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Monday, February 27th, 2012

Just a guy with a ukelele.

Same guy, with a guitar this time. Other guy’s got a uke.

balloon | 6:10 am CST
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Sunday, February 26th, 2012

To give you an idea what’s been going on along the Lost Continent Railway, here’s an overhead shot of the layout. Compare with April 4, 2011.

In my spare time this weekend, between washing clothes and tending to a plumbing emergency, I laid twenty-four feet of track; made templates to build four of the switches in the middle of the layout; made an adjustment to the road bed that ran a little too close to the track below it, preventing dome cars from passing beneath; tried and failed to figure out why I can’t seem to cut track joiners with my Dremel tool without shattering the cutoff wheel, spraying my face with bits of grit and initiating a cloudburst of cussing; conntected temporary electrical jumpers to the longest stretch of track to run a choo-choo train back and forth just for the hell of it; searched high and low for a piece of crossover track that I know I bought a month or two ago, but never did find it; and soldered, soldered, soldered but never once burned my fingers! It’s one for the record books!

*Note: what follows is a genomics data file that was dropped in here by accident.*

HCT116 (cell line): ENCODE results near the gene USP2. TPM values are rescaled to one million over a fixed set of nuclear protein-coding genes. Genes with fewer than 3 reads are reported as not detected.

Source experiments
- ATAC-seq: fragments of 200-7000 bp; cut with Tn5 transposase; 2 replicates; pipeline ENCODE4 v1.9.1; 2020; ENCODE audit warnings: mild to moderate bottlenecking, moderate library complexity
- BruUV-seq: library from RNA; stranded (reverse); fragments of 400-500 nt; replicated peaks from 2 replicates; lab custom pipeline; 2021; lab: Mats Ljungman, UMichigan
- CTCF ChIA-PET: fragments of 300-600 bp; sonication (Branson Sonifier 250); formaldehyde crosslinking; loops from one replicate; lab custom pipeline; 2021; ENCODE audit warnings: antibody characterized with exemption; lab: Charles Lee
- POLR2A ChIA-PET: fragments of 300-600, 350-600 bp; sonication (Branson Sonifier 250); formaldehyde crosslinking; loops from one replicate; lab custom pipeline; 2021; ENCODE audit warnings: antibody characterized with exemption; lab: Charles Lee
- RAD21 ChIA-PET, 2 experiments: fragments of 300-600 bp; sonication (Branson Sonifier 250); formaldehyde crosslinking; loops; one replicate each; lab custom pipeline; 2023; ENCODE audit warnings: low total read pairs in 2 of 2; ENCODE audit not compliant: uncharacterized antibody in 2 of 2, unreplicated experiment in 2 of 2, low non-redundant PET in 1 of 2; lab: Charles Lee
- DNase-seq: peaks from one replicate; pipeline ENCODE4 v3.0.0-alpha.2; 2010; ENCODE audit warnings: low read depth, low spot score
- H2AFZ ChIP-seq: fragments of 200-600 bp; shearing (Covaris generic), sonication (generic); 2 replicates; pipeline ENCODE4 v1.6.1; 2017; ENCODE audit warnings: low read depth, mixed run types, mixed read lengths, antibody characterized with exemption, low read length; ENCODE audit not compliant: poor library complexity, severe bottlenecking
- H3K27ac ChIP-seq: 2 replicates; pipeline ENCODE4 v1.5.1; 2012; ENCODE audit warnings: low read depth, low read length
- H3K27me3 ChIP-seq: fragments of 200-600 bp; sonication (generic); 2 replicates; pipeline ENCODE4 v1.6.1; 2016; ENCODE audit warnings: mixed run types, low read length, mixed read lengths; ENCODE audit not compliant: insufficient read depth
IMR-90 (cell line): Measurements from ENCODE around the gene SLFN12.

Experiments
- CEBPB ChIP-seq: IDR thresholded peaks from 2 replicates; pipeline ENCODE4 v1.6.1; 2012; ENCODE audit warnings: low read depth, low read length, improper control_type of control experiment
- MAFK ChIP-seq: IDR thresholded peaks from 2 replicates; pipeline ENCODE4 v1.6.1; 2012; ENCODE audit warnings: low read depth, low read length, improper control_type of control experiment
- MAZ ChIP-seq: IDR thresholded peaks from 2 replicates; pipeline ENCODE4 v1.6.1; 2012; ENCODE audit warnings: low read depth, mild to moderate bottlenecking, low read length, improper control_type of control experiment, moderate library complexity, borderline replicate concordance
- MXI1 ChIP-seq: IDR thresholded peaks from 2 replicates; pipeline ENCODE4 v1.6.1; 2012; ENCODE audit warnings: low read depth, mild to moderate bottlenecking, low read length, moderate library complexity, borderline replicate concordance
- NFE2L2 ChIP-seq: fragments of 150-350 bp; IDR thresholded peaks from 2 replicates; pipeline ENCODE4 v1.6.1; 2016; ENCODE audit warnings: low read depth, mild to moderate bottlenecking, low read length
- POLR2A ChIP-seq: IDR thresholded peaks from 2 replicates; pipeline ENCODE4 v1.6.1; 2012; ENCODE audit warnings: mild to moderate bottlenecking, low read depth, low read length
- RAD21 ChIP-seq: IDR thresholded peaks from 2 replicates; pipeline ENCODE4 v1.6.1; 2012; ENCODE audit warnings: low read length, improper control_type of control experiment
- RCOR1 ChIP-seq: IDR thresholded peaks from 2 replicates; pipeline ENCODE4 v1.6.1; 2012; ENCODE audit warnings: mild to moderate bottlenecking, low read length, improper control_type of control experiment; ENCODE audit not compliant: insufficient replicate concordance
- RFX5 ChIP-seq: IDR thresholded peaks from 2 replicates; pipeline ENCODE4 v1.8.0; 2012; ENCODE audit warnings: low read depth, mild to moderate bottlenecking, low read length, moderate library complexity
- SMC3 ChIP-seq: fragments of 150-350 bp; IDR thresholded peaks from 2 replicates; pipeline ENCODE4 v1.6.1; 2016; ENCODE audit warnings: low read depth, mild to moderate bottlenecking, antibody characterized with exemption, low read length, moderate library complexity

All weekend long I’ve had this song stuck in my head:

I’ve been working on the raillll-road all the live-long day.
I’ve been working on the railroad just to pass the time away.
Can’t you hear the whistle blowing? Rise up so early in the morn.
Can’t you hear the captain shouting, “Dinah, blow your horn!”

Dinah, won’t you blow, Dinah, won’t you blow,